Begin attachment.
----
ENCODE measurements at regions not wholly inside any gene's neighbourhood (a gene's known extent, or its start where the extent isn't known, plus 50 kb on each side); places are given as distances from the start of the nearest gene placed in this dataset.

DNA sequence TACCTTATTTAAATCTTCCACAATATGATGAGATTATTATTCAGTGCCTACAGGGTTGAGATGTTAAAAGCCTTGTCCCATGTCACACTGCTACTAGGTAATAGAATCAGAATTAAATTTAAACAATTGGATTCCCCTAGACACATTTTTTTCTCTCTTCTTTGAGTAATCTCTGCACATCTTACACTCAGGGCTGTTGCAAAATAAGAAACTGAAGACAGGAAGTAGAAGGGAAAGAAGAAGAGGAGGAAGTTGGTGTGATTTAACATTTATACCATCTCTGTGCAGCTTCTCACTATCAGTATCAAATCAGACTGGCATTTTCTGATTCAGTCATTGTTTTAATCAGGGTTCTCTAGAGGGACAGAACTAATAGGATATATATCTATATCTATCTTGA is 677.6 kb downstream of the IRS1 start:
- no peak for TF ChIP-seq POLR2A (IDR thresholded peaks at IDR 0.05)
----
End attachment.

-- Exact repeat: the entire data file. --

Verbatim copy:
ENCODE measurements at regions not wholly inside any gene's neighbourhood (a gene's known extent, or its start where the extent isn't known, plus 50 kb on each side); places are given as distances from the start of the nearest gene placed in this dataset.

DNA sequence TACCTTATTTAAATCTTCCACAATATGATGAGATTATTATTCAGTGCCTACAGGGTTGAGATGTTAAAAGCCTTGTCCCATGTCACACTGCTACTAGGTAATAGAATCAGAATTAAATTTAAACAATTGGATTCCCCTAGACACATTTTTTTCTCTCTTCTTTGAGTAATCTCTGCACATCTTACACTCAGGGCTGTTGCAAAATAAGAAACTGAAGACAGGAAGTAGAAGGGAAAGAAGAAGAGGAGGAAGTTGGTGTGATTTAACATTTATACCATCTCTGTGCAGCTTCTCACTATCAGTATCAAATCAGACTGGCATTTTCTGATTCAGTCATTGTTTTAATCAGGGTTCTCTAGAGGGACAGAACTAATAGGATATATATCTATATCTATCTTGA is 677.6 kb downstream of the IRS1 start:
- no peak for TF ChIP-seq POLR2A (IDR thresholded peaks at IDR 0.05)